First up, some wweet, sweet, Corsair gear. Joe's got a full setup here, including a Corsair H100i v2 liquid cooler, white LED Corsair radiator fans, white LED Corsair exhaust fans, and the component that put Corsair on the map, Corsair Vengeance RAM... in white, of course! We particularly like the look of the Corsair ML fans transluscent fan blades, all the better for diffusing the white LEDs they're equipped with. And keep in mind that these are the finest PC fans on the market, thanks to the magnetic levitation bearings they utilize. Also visible here is the Strix-branded heatsink on the Asus ROG 270E motheboard, one of the very best boards you can get for an Intel Kaby Lake-based processor (a Core i7-7700K is hidden away under that big Corsair cooling block). The only thing missing from the Corsair lineup is a Corsair-branded power supply, but that's because Corsair has some very serious competition in that market, which we'll get to in just a moment...
Here we get a close up view of the massive triple-fan cooler on the Asus ROG Strix GTX 1070, but also catch a glimpse of the fully-utilized dual M.2 slots on the Asus motherboard. Joe didn't skimp here, going with a Samsung 960 Pro 512GB PCIe for his OS drive along with a Plextor M8Pe 512GB PCIe for his data drive. And hiding behind the SilverStone shroud is the awesome EVGA Supernova 850W power supply, spec'd with optional EVGA white cables. They may cost nearly as much as the PSU, but they make this system look seriously custom!
To bring it all the lighting together, Joe used the SilverStone PM01's built-in RGB controller in tandem with the Asus Z270E's Aura RGB header. We're still in the early days of fully-customizable RGB lighting, so there just aren't that many combinations of cases and motherboards that will work as well as this pair. Note that the Corsair's fans used here are not RGB-equipped, and the Corsair fans that do offer RGB lighting use a proprietary controller, which would not work with either the SilverStone case or the Asus motherboard. We don't believe that kind of approach, which plenty of other manufacturers have taken, is doing consumers any good. We love that Asus pushed hard with its Aura standard, and we also love that SilverStone has been eager to partner with Asus and just about every other motherboard manufacturer to establish a universal standard for motherboard-controlled lighting. The SilverStone PM01-RGB case has built-in RGB fan grilles and RGB accent lighting that are all compatible with Aura, and the optional SilverStone LS02 light strips are as well. Seriously, as far as we know, there is no other case and fan manufacturer that's so completely embraced the standard, although Phanteks may be a close second. While Corsair, Thermaltake, and NZXT have huge lineups of RGB-equipped cases, they're all based on proprietary standards, which was fine in 2016, but it's time to move on. That's why we're glad to see SilverStone making a push where some of the other big guns haven't been willing to.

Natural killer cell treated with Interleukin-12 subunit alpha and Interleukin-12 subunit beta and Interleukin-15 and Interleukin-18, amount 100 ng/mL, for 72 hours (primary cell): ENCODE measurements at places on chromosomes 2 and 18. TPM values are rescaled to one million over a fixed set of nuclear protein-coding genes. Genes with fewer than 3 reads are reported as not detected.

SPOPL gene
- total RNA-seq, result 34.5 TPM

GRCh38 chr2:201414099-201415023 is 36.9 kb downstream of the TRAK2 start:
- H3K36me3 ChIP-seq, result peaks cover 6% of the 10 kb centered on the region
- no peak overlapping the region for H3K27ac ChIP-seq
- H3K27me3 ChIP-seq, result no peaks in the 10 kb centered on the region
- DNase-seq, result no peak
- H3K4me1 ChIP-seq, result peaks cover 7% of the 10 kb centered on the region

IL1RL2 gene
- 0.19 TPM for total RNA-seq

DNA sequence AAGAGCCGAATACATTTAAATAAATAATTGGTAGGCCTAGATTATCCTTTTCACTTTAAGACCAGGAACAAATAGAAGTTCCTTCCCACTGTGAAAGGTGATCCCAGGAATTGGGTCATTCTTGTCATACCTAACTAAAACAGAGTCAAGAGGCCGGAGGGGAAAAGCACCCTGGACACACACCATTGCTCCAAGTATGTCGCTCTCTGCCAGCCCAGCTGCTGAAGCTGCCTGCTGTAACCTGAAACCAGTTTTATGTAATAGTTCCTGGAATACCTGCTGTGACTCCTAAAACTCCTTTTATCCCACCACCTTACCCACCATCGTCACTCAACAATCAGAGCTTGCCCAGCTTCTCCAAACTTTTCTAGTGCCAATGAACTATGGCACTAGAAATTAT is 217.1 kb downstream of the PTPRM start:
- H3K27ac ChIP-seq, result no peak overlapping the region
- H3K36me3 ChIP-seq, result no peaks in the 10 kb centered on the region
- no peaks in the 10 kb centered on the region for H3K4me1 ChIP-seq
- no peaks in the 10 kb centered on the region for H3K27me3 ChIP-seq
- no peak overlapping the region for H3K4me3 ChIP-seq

We're pretty sure that this system could convince anyone that RGB lighting is definitely worth the effort if you want to give your PC a unique look. Again, you can learn all about the process of picking out these components in Joe's extensive forum thread here on TBG.